Stories Talk | Presentation Skills and Effective Storytelling
George Karagiannidis, Professor of Digital Telecommunication Systems at the Aristotle University of Thessaloniki, influences and inspires his colleagues and students through his research which has distinguished him internationally. What makes a person so influential? What is the secret behind something so great and difficult?
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By Mia Kollia
Translated by Alexandros Theodoropoulos
"I was born in Pythagoreio, Samos and I graduated from one of the oldest schools in Greece, the Pythagorean High School of Samos. The first stop in my journey was my decision to study engineering, mainly influenced by my father. Thus, I studied at the Department of Electrical Engineering of the University of Patras, the oldest Department of Electrical Engineering in Greece.
I continued with a master's degree in Biomedical Technology from the School of Medicine of the University of Patras and then returned to the Department of Electrical Engineering to prepare my doctoral dissertation. At the same time I worked as an engineer in public and private works.
My tenure in this field helped me understand how the market works and taught me how to handle difficult situations like the ones I encountered successfully later as a scientist-researcher. Thus, I consider the years I worked in the private sector to be particularly important for my subsequent career.
The next turning point in my career was when I got selected as a Researcher at the National Observatory of Athens in 2001, with my main focus being Satellite Communications. I worked for 3 years there and I created my own research team and set the conditions to be selected as an Assistant Professor in the Department of Electrical and Computer Engineering (TIMMY) of the Aristotle University of Thessaloniki (AUTh) in 2004.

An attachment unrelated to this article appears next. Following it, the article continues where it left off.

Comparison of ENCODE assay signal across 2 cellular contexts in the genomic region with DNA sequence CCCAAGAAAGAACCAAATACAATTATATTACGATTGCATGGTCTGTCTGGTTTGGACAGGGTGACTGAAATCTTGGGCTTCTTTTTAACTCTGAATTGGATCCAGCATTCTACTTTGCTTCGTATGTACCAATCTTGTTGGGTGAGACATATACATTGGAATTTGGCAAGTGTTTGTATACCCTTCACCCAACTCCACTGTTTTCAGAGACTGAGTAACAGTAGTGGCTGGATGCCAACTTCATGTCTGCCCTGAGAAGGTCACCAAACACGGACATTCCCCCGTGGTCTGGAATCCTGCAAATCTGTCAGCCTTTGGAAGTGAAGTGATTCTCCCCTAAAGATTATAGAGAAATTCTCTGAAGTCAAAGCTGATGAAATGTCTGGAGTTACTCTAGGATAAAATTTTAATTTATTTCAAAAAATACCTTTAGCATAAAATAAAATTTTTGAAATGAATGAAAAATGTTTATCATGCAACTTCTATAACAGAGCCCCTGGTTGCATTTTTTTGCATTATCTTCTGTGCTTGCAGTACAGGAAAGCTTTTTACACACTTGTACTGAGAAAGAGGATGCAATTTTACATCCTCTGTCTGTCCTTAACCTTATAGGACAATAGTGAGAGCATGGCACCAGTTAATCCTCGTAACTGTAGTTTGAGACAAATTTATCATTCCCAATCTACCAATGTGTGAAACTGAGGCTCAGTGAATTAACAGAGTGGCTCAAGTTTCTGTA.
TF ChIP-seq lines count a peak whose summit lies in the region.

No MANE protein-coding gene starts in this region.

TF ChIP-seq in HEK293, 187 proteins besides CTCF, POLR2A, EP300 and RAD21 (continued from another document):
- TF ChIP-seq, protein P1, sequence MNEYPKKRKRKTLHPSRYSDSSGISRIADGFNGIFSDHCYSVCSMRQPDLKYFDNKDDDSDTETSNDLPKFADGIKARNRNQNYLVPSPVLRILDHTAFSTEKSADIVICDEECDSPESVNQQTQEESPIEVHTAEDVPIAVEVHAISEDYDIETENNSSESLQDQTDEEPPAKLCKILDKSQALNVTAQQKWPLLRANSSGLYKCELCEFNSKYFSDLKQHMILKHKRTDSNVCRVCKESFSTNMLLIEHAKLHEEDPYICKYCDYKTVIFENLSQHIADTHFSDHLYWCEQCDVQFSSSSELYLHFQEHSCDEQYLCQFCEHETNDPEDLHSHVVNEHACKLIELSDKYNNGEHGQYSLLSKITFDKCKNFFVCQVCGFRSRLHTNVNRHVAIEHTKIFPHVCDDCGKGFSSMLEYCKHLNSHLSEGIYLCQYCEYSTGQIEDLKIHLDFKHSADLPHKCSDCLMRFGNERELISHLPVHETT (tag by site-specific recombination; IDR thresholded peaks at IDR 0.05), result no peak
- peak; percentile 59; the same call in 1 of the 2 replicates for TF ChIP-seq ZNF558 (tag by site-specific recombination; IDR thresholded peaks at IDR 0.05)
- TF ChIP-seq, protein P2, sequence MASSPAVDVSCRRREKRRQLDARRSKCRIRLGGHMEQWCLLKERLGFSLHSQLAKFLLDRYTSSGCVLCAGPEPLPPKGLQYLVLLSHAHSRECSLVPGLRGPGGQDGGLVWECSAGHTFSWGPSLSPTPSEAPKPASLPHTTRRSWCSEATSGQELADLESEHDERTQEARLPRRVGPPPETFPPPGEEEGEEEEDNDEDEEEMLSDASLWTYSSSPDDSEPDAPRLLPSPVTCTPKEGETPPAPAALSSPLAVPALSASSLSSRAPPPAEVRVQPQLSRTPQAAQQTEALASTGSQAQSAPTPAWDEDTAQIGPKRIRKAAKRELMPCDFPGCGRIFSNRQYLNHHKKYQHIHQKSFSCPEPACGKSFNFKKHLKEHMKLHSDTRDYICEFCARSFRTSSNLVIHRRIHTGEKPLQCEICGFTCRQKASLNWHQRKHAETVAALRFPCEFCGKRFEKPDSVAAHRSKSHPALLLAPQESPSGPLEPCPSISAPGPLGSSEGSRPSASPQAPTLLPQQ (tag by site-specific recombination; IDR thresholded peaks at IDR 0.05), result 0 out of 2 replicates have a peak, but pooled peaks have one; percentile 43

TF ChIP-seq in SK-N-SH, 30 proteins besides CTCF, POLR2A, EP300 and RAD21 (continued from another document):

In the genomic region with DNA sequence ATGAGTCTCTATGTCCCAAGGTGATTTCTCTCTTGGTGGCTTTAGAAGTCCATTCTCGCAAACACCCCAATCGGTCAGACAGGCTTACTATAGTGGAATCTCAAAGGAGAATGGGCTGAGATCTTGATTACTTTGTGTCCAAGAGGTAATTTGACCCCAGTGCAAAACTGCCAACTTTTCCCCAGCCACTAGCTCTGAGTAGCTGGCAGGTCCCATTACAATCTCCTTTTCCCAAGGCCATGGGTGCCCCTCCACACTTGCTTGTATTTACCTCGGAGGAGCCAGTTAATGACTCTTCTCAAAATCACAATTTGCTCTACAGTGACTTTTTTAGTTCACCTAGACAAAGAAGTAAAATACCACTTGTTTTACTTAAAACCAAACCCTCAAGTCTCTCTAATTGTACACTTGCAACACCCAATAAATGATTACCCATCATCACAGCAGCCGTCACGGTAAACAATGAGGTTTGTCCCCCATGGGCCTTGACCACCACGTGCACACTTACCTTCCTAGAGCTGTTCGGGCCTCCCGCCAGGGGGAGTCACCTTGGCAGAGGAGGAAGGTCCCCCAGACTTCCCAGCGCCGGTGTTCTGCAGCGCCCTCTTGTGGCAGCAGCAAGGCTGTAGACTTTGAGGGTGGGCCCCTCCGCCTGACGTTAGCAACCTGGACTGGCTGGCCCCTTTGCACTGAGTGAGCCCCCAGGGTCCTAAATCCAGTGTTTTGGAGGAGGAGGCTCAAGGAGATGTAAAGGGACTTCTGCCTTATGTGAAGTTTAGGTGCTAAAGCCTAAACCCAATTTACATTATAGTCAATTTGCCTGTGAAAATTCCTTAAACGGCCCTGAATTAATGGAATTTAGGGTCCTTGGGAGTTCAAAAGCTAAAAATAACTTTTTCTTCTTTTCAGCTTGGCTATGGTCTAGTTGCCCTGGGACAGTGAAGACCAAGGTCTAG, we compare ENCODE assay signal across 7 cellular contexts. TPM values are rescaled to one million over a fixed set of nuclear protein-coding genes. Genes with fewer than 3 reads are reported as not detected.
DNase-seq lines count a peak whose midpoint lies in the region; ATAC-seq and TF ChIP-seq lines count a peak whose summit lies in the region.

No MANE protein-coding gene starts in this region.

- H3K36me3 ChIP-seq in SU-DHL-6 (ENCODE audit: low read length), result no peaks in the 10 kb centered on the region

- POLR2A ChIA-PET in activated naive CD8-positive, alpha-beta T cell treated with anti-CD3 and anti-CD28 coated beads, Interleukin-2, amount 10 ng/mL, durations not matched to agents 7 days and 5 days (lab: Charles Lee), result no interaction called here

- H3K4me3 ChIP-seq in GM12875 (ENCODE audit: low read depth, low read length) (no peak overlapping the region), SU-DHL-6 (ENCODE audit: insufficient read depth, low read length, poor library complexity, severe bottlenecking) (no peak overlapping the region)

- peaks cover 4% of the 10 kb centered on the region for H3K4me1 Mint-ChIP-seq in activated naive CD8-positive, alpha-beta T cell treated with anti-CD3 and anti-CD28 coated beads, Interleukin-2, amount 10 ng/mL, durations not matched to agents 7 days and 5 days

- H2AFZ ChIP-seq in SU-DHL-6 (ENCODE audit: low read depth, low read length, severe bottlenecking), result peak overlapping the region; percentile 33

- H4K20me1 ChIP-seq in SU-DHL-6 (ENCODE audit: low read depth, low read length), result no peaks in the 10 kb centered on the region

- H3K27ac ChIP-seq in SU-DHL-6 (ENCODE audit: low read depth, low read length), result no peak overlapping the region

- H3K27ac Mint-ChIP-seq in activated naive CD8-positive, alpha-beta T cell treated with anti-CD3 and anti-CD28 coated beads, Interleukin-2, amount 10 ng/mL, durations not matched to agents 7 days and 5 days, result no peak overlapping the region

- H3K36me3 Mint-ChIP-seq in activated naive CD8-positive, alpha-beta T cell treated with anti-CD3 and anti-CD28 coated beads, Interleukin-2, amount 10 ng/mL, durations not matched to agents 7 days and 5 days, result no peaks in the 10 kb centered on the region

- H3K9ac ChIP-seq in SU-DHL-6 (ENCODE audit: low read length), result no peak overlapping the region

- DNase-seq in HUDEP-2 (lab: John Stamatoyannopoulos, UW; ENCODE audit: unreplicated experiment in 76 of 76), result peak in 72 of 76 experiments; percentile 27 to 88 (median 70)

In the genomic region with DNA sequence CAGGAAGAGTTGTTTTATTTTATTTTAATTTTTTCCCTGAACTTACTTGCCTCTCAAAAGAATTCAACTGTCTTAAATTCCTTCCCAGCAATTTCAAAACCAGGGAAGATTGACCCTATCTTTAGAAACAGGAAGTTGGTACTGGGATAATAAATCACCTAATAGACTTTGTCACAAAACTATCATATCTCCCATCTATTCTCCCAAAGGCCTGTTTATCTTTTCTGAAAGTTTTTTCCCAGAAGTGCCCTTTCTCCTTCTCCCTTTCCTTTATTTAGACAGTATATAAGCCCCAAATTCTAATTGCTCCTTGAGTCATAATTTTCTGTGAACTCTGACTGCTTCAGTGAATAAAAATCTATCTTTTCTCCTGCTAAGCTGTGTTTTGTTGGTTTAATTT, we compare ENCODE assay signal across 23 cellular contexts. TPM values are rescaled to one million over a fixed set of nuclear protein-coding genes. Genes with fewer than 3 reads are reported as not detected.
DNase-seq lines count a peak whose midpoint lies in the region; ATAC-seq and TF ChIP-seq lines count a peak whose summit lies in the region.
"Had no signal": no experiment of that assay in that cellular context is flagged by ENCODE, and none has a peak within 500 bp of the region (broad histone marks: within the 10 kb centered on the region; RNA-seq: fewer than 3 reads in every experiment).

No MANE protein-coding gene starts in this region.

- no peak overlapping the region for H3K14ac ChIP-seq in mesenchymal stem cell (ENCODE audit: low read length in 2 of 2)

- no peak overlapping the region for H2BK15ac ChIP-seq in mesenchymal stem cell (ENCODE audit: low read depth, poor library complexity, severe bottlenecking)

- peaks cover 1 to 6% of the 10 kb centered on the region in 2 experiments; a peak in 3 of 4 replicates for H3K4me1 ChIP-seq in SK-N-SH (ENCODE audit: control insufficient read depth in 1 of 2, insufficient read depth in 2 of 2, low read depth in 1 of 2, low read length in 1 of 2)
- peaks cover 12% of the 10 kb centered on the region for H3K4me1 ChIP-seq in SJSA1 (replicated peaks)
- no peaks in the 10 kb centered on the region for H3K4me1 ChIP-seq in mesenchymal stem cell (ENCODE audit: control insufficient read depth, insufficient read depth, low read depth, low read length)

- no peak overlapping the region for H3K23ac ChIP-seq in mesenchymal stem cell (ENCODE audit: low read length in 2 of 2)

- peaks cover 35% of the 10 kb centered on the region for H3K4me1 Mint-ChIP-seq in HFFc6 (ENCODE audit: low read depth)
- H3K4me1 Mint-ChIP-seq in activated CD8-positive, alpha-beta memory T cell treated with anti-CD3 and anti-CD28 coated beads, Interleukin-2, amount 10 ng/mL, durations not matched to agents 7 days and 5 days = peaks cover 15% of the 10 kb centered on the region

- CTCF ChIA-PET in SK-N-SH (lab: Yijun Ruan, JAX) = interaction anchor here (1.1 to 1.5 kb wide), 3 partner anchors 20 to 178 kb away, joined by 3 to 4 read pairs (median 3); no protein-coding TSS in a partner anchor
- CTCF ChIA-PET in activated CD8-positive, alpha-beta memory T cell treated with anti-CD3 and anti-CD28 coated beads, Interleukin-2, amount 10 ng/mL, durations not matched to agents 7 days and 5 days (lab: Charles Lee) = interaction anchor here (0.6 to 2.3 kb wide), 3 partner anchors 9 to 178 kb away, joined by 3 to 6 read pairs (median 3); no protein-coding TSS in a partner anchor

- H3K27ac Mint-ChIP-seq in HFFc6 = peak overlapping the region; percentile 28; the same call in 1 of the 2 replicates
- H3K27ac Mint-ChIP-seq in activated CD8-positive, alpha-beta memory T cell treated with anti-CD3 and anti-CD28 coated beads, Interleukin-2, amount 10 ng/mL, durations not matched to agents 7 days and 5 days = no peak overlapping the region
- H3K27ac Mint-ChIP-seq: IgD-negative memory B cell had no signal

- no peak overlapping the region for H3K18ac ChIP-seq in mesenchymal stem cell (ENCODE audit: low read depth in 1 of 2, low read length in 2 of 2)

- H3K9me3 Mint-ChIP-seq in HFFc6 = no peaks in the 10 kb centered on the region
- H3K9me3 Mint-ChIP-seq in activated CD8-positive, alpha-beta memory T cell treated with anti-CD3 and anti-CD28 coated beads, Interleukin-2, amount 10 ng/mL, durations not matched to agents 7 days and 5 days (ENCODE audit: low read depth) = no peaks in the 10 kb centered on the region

With the assumption of my duties at the department, I created, in 2004, the research group Wireless Communications and Information processing (WCIP), which today is considered one of the best in Europe and worldwide. Since 2013 I’ve been a Professor in the field of Digital Telecommunication Systems".
What have been your biggest difficulties and how did you deal with them?
I would say that the biggest difficulty I faced was the bad financial situation that I had during the years of the economic crisis, which forced me to leave and work abroad for two years in order to be able to support my child financially, who is facing a particular health problem. In this endeavor, I had next to me people who supported me and to whom I owe a large part of my subsequent course.
Bureaucracy was another serious obstacle I encountered in my career as a researcher. However, I have to mention that in recent years things have improved significantly and the AUTh has created an environment that favors research efforts.
What do you think is your biggest qualification concerning your field and your subject and how does it affect the results and the people you work with?
This question is not an easy one. I would say that what defines me is imagination, risk-taking and hard work on the one hand and the ability to make the right choice of partners on the other.
My imagination and risk-taking allowed me to be one of those who created new research fields in wireless communications, in which other researchers later worked on. That's the reason for my inclusion in the list of Web-of-science Highly Researchers for the last 7 years, that is, the scientists with the greatest influence in the world.
Hard daily work was what kept my research team and me personally at the very high level to date. The right choice of collaborators is the other important reason for the great success of my research team.
What I ask of my co-workers is to work hard, but above all to be modest. A scientist, especially a young one, can be nothing else but modest, because he needs to realise that the research he is doing is just a small stepping stone in the great effort of the production of new knowledge.
Technology, new sciences and human beings; how these intersect, what do they help us with and what can they possibly burden us with if we don’t treat them properly?
Historically, from the 1st Industrial Revolution until today, technology has been the one that has helped humanity extend life expectancy and improve the quality of human life. But what has happened in the last 20 years has no historical precedent.